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As of my "maternity leave," here are the stats of the past year: 74 books reviewed 9 guest posts 4 independent bookstores 3 d...

Monday, November 30, 2015

Know Your Beholder: A Novel

I have been an Adam Rapp fan for a while, and so I picked up Know Your Beholder when it came out. I am sorry to say it took me a while to finish it because I got distracted by life; that says nothing about the quality of work, which is amazing.

Francis Falbo was a rock star just a few years ago. He had a wife he adored, awesome parents, and an odd relationship with his band mates. Now he finds himself agoraphobic, holed up in his childhood home in Pollard, Illinois, serving as a landlord in his childhood home. His wife has left him for a pharmaceutical rep, his band is fractured beyond repair, and his mother passed away, causing his father to remarry and move to Florida. Now, there is a snow storm and Francis must look out for his home, which includes a couple whose child has been missing for weeks, his ex-brother-in-law and his weird visitors, an artist who draws men nude for a thesis project, and a new tenant who may be the person who saves Francis.

As I said earlier, I have been fond of Rapp's work for some time, an this book was certainly no exception. He has a sharp wit about his prose that works as an undercurrent in his writing. Francis is eccentric for sure, but he is also someone that we all understand. His heartbreak over losing his wife is something that is easy to relate to, and his refusal to leave his home is something most of us dream of. Rapp has a darkness about his writing that settles over the novel like a storm cloud. It's not just the snowstorm that adds a certain sense of foreboding; it's also the way that Rapp describes his characters and uses his sentence structure to his advantage. It's really something amazing to read.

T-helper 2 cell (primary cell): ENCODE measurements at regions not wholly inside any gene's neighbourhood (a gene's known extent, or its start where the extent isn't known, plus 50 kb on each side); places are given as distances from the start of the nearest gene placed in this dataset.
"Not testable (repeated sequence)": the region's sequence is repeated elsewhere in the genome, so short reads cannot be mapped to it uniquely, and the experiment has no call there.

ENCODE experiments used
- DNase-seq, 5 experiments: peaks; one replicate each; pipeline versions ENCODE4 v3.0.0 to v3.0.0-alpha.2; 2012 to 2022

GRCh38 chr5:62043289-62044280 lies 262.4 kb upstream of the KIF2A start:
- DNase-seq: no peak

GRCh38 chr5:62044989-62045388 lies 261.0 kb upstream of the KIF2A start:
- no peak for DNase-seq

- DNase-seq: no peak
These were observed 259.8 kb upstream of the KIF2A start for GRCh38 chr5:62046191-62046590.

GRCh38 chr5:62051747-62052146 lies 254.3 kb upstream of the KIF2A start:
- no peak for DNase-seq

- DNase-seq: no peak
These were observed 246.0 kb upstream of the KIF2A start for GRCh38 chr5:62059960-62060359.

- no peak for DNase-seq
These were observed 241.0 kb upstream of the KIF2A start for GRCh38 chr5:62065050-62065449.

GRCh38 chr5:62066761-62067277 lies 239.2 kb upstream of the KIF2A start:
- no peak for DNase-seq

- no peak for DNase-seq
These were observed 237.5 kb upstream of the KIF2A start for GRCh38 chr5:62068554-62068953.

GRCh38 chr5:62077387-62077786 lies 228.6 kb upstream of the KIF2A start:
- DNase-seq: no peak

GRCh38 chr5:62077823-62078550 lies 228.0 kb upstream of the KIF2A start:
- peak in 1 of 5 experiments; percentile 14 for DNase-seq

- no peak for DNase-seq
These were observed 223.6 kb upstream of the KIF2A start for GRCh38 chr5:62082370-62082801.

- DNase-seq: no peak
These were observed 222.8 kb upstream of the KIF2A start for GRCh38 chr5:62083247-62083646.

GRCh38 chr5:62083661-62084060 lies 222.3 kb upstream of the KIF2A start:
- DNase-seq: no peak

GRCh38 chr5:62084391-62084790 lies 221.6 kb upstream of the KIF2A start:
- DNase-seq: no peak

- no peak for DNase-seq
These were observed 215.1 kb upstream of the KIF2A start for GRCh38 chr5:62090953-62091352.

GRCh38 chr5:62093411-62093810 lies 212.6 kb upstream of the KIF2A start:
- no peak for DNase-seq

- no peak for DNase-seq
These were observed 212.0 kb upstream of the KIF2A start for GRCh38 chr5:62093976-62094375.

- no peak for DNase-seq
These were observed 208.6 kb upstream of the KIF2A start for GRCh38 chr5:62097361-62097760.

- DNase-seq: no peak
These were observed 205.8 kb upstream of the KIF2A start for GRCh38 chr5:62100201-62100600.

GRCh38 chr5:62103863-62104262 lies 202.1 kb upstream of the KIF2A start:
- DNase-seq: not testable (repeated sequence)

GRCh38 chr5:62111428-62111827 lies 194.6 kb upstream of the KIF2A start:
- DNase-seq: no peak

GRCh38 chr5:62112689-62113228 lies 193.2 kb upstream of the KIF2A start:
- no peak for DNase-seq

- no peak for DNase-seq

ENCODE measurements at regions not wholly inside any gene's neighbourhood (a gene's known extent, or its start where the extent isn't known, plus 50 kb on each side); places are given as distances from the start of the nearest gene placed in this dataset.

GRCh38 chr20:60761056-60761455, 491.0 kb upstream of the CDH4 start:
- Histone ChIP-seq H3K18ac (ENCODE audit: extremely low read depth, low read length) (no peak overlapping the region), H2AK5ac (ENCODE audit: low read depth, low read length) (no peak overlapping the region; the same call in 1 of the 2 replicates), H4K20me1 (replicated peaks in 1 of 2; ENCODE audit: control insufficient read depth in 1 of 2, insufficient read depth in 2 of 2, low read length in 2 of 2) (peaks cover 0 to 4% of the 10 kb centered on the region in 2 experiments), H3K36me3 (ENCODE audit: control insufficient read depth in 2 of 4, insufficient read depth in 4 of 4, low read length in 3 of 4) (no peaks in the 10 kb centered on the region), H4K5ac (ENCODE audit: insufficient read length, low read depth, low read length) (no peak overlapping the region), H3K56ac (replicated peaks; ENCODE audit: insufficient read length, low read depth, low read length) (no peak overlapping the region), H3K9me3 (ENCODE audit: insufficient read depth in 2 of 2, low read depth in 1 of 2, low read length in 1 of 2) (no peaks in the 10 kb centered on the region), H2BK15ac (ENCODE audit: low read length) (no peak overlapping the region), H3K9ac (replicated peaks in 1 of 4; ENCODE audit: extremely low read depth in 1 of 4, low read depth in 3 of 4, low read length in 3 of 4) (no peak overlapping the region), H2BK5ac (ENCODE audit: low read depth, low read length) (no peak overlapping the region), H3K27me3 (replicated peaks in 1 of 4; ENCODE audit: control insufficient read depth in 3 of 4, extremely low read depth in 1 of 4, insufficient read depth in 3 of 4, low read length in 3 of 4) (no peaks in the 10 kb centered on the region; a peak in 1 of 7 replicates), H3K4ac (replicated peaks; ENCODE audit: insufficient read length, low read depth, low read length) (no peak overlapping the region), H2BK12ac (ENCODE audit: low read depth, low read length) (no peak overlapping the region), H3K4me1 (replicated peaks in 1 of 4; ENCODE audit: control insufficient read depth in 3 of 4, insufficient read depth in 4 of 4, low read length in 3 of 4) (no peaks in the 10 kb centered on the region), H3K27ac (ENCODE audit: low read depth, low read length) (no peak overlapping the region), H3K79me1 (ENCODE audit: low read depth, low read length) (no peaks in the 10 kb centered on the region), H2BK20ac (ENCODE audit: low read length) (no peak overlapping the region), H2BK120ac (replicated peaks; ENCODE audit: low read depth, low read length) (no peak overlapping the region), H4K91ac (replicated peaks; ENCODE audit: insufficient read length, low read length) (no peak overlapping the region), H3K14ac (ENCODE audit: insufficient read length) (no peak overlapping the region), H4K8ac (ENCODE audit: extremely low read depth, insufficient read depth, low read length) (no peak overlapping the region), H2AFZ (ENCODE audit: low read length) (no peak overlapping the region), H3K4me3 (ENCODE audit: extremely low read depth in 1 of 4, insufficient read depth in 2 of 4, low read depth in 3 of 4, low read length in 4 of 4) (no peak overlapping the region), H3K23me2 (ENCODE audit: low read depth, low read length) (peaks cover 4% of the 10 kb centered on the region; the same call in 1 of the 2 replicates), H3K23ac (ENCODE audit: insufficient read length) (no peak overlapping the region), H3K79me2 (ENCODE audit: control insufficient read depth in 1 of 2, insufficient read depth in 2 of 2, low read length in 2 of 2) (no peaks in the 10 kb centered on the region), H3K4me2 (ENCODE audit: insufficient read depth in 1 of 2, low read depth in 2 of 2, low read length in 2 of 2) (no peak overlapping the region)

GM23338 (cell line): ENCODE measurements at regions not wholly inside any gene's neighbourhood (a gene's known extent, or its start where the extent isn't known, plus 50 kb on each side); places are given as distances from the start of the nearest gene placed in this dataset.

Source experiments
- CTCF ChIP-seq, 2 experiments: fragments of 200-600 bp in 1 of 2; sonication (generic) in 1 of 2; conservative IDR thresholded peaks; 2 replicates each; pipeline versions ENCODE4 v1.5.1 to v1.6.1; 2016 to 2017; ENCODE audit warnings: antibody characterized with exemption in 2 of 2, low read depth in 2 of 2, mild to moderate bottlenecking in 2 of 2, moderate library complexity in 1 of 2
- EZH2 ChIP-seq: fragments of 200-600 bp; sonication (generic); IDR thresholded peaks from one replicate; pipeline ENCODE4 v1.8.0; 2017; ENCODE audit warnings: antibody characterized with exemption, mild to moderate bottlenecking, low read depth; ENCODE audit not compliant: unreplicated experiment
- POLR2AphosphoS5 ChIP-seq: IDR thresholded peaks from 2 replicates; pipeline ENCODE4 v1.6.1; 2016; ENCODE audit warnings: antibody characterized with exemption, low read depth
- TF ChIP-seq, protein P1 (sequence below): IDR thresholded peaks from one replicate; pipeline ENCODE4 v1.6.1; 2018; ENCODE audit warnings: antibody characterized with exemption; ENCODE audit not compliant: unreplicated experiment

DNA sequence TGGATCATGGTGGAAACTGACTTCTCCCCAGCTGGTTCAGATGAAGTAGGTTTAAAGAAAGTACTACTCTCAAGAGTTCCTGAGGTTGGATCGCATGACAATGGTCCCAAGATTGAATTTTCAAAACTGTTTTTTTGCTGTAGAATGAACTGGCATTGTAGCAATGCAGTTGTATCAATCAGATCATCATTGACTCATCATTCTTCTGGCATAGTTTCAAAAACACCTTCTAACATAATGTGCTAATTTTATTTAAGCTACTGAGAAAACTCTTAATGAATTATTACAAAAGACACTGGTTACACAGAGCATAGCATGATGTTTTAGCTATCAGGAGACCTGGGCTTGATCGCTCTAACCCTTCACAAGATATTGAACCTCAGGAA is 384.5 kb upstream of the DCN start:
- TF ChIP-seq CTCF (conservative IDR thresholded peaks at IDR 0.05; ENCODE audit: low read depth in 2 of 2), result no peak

I adored Francis, and when he meets the women who will come to affect his life, I silently cheered on the inside. While I have (obviously) never seen a picture of him, I was able to envision what he looked like and I loved his beard and his flannel pajamas. I became enraged for him when a former friend shows up and won't leave, and I wanted to shake Francis when he started wavering on his plan to get his friend out. I adored this man, and I loved reading about him so much that I just didn't want to close the cover of the book at the end of the story. It's an unconventionally happy ending, and I loved it.

For purchase below.

Friday, November 20, 2015

Then Again: Diane Keaton

I think Diane Keaton is the cat's pajamas. She is so unabashedly herself, and I admire that in her. This is her memoir that I picked up, Then Again

She is best known as Annie Hall, but Diane Keaton, born Diane Hall, has layers upon layers that define who she is. She tells her story in part through her mother, to whom she was close and whose journals she uses to tell her own story. Through relationships with Woody Allen and Warren Beatty, to choosing to adopt two children of her own in her 50's, Diane has always chosen to be exactly who she is. She is a mother, a daughter, an actress, an artist, and always herself.